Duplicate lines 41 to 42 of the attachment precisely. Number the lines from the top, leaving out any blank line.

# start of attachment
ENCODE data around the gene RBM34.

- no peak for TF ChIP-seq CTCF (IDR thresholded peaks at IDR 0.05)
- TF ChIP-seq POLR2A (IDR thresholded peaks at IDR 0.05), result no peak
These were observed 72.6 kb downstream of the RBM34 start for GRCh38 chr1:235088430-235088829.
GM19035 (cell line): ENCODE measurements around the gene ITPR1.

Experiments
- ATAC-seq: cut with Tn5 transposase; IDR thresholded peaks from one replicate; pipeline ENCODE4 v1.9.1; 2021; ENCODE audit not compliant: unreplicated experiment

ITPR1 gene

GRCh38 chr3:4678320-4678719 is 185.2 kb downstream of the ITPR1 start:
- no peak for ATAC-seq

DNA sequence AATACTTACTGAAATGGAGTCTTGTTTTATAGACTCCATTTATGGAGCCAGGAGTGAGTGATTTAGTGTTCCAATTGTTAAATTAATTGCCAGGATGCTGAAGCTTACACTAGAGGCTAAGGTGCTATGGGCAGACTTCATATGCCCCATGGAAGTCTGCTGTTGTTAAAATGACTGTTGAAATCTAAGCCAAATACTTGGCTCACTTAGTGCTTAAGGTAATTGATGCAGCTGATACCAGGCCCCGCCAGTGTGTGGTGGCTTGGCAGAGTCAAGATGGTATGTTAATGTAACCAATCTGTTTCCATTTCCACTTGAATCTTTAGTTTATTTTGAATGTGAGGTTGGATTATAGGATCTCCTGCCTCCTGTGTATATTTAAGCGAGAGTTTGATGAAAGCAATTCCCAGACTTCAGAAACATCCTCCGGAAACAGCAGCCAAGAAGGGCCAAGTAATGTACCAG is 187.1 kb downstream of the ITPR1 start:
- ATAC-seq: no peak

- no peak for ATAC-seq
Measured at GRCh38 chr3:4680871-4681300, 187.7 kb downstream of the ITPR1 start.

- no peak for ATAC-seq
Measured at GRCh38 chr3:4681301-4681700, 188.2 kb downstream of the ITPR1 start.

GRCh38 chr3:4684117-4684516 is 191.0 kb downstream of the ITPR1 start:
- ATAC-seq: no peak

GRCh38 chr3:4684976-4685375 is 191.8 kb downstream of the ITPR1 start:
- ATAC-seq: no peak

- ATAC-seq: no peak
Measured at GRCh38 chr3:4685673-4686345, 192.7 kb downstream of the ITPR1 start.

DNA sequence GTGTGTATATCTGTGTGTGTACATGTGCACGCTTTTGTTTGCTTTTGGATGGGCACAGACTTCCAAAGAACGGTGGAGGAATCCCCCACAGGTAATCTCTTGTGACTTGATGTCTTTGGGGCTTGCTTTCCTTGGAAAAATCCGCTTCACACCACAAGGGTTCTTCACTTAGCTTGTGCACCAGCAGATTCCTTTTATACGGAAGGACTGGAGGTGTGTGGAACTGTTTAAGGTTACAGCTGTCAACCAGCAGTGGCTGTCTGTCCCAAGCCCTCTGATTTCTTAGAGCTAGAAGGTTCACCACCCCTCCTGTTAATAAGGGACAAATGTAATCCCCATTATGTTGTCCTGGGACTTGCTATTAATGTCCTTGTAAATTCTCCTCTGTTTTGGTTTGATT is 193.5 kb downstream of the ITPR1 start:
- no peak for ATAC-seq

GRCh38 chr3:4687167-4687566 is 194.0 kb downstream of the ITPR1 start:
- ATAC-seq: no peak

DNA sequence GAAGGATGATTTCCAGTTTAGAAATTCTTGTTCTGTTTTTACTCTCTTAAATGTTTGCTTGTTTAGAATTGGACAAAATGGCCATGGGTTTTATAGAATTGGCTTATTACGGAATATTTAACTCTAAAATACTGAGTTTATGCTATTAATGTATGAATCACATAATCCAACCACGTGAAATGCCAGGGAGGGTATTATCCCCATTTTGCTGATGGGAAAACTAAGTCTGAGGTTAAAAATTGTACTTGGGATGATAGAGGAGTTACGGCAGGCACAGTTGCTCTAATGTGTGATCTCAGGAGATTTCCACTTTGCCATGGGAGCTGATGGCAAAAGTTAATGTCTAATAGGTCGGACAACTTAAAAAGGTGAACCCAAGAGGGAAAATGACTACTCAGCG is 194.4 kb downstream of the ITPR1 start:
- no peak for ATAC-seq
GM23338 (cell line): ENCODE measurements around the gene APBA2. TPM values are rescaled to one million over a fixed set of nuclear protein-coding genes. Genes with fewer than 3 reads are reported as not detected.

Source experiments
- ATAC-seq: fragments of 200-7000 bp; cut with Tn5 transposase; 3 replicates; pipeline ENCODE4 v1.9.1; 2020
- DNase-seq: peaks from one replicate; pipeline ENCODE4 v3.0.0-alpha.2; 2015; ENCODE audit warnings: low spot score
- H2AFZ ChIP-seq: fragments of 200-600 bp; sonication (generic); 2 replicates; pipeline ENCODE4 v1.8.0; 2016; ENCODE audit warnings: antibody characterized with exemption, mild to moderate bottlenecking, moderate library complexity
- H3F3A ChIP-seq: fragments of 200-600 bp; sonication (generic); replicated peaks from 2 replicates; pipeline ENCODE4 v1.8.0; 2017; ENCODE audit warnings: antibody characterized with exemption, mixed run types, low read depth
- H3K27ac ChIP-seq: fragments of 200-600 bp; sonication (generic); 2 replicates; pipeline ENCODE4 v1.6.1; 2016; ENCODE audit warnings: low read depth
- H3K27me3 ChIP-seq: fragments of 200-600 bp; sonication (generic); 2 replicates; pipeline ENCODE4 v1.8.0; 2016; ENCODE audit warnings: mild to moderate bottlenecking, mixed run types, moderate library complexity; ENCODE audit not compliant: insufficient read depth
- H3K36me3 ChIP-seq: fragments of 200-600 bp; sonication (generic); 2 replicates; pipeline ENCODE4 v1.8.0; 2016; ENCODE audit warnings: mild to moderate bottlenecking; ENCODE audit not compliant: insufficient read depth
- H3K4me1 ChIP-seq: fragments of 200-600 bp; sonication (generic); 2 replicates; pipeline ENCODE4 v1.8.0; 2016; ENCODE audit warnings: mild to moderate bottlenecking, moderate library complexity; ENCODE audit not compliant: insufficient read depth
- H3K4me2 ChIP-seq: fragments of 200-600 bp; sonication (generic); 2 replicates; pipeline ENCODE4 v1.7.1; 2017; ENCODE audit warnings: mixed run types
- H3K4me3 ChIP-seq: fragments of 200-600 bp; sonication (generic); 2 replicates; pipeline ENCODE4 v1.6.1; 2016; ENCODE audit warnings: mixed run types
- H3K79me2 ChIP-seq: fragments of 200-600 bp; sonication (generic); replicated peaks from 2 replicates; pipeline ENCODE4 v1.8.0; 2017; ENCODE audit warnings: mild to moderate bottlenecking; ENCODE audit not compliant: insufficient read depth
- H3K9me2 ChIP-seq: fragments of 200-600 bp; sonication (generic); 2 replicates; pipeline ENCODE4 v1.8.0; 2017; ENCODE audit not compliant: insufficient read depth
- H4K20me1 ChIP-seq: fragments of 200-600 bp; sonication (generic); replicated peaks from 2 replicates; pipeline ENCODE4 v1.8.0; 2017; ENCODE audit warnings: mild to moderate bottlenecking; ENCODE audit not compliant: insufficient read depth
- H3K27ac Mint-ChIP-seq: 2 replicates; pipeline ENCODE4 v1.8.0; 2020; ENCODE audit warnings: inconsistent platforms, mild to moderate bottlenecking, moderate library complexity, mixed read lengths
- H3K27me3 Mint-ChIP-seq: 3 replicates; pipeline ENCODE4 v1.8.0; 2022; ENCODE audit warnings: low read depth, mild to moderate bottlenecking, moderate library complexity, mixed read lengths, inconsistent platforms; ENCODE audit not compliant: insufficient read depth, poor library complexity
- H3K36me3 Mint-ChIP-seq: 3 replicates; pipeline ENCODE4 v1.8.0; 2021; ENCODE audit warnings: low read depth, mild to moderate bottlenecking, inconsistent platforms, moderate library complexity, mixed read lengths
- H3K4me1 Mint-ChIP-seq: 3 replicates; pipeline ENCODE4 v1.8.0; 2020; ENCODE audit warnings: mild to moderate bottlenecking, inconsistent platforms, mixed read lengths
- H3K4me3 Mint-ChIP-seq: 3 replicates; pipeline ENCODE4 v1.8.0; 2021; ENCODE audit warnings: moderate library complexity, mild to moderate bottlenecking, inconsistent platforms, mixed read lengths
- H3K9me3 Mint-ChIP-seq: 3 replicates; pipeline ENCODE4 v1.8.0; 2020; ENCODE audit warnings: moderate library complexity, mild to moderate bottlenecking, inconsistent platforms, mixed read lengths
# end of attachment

- H3K79me2 ChIP-seq: fragments of 200-600 bp; sonication (generic); replicated peaks from 2 replicates; pipeline ENCODE4 v1.8.0; 2017; ENCODE audit warnings: mild to moderate bottlenecking; ENCODE audit not compliant: insufficient read depth
- H3K9me2 ChIP-seq: fragments of 200-600 bp; sonication (generic); 2 replicates; pipeline ENCODE4 v1.8.0; 2017; ENCODE audit not compliant: insufficient read depth